If you were here for the last few weeks in our study of Romans 12, then you will remember that chapter 12 deals with the practical application of the doctrine espoused in the first eleven chapters. And practically speaking, chapter 12 is focused on the life of the church. Paul says how we are live out the doctrines of justification and sanctification and glorification is by presenting our bodies physically to the church body, as a living sacrifice which is our worship to the Lord.
And the dominate focus of the chapter deals with how we live out our Christianity in the church in community with one another. Paul delineates how we are to exercise our spiritual gifts in the church not for our own benefit, but for the benefit of one another. How we are to exercise humility in our relationship with one another, and most importantly, how we are to love one another. And in that context he talks about contributing to one another’s needs as the church.
So it’s all about the church. The church is Christ’s body, a corporate, communal, and local assembly of believers who are connected as a family, born of the same Father, filled with the same spirit. So that as Jesus said; they will know that you are my disciples by your love for one another. Who will know? The watching world will know.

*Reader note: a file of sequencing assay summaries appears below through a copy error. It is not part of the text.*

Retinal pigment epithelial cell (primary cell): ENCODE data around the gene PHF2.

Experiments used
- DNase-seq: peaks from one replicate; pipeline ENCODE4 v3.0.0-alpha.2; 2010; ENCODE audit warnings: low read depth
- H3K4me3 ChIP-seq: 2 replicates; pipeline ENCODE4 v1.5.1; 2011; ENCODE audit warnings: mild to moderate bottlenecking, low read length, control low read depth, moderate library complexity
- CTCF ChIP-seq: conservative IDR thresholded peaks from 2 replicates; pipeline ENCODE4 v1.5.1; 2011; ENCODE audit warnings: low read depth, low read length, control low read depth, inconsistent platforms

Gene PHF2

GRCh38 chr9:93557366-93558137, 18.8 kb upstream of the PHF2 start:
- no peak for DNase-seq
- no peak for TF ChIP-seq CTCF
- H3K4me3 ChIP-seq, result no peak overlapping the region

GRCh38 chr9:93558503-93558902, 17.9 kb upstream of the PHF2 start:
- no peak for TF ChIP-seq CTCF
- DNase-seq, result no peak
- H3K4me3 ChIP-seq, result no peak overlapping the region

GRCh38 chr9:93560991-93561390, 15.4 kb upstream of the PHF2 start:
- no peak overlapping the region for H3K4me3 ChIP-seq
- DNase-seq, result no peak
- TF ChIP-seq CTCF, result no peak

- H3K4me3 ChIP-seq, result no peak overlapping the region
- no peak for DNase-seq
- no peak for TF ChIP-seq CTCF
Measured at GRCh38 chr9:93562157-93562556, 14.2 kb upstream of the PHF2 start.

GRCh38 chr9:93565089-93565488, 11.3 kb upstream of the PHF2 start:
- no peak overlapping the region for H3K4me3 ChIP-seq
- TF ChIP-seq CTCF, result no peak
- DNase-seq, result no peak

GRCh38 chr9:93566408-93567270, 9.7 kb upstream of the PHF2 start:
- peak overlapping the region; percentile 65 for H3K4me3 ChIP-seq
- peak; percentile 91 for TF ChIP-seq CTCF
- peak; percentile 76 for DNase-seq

It’s interesting to notice that in the first NT church, they were all living together in Solomon’s portico which was in the temple compound in Jerusalem, and they had adapted that spot as the site of their church. They had about 5000 people assembled there and they had all things in common. And though I don’t think the point of that is to teach that communal living is God’s plan for the church, I do think there were a lot of things that we can take away from that. One is they were studying the word of God at the apostle’s feet daily.